FOR WEEKS, WE’D PRAYED for Lila*. I had no idea why she needed prayers. But it didn’t matter, pray we would as a church family for this friend who’d moved to another state.

A few weeks later, Lila’s husband returned, alone to Minnesota, to lead a local fundraiser. That morning he stepped up to the microphone after worship services and told us about Lila. She was hospitalized, undergoing treatment for severe depression and anxiety. I could almost hear the silent gasp. That took courage, I thought to myself.

I told Henry* the same when I later hugged him, expressed my concern and offered encouragement. He admitted to struggling with his decision to go public. But we agreed that the stigma surrounding mental health is beginning to lift, that talking about mental health issues is important and necessary. For Henry, a retired educator, his openness about Lila proved a freeing, teachable moment.

We all have much to learn on the topic, including me. Kicking depression is not a matter of simply willing yourself to feel better, to just get over whatever someone thinks you need to get over. It’s much deeper than that. Overcoming anxiety is not as simple as jumping into the deep end of a swimming pool and expecting someone to stay afloat.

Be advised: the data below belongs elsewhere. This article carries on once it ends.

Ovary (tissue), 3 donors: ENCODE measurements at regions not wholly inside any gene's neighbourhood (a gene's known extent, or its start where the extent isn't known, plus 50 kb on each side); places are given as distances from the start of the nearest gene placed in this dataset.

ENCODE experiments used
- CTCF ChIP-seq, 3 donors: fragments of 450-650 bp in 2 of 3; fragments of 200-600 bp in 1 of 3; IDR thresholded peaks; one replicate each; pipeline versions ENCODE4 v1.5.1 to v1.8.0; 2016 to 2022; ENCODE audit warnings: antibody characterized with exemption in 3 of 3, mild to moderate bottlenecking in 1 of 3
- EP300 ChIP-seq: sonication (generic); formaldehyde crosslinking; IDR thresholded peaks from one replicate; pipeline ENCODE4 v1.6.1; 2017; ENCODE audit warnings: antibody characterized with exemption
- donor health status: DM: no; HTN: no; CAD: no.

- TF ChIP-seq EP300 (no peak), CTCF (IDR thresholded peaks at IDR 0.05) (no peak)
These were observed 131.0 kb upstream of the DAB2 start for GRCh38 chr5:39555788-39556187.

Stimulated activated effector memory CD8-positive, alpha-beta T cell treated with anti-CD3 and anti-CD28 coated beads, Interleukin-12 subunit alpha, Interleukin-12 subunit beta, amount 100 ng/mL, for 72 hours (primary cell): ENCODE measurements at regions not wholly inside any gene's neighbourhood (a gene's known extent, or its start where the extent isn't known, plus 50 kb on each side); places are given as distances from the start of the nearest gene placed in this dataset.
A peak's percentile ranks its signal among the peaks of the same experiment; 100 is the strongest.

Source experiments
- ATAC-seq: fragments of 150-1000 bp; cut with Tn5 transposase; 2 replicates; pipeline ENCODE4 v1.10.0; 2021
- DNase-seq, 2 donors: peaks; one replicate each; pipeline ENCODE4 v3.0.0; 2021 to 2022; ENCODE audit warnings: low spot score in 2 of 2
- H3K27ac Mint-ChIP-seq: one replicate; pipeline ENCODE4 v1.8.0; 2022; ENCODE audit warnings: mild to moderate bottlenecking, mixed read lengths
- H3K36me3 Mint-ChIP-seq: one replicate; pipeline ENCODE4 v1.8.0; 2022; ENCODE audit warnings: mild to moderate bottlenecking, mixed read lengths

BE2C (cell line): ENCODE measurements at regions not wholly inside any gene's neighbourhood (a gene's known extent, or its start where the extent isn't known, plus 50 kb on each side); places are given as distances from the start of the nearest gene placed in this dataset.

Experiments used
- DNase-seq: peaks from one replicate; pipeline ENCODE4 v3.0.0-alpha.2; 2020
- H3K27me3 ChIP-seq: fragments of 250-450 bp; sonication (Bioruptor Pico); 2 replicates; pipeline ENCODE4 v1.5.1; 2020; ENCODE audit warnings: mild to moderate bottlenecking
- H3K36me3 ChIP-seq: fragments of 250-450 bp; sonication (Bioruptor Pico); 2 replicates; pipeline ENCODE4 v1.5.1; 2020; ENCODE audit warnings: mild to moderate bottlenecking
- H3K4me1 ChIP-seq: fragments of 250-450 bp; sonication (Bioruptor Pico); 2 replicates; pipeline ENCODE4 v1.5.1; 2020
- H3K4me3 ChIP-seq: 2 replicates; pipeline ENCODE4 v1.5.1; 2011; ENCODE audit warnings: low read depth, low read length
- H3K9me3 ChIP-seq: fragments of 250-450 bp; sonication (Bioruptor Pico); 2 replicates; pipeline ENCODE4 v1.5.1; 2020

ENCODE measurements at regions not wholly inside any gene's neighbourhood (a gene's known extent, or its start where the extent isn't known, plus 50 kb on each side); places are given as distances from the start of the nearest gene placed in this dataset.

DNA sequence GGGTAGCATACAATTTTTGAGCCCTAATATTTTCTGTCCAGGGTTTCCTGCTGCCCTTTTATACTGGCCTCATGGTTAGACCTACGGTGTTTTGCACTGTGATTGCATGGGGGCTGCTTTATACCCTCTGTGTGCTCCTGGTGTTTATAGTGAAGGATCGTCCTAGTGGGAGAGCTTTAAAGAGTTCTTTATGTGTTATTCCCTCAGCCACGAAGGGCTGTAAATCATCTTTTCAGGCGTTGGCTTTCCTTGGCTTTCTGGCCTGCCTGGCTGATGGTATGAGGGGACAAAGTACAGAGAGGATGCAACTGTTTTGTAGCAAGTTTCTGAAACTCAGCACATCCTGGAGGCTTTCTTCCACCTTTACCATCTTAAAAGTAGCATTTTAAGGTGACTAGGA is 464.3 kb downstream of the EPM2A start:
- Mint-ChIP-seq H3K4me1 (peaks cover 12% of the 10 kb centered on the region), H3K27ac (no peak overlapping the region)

I admire Henry’s decision to speak up. Likewise, I appreciate that my pastor publicly acknowledges his struggles with depression. That’s a first for me, to hear a pastor talk from the pulpit about personal mental health challenges. He’s young, of a generation seemingly more open to discussing mental health issues. The more we talk about mental illness, the better for those suffering and for loved ones and others trying to help.

Still, talk only goes so far. Waits can be long to see a mental health professional here in greater Minnesota. If you were having a heart attack, you wouldn’t be told to wait six weeks. If you had cancer, you wouldn’t be told to wait for treatment. A mental health crisis is no less important.

I am grateful to two bloggers I follow—Bob Collins at Minnesota Public Radio (NewsCut) and Penny Wilson (Penny Wilson Writes)—who write often on the topic of mental health. (Click here for a particularly enlightening post by Penny.) They are breaking through the stigma, opening the discussion, pointing out the challenges.

Twice in recent years I’ve stood in a snaking line at a Faribault funeral home to comfort the families of young men who committed suicide. I struggled to find the right words. I expect their loved ones struggle with the what ifs, survivor’s guilt, regrets, but, most of all, an unfathomable pain. Some grieving families are choosing now to go public in obituaries about their loved one’s struggles with depression or other mental health issues. That takes a lot of courage. We often read about a deceased person’s long and courageous battle with cancer. Battles with mental illness are no less courageous. I’m thankful to see this shift in thinking, to see people like Henry step up to a microphone and speak about mental illness.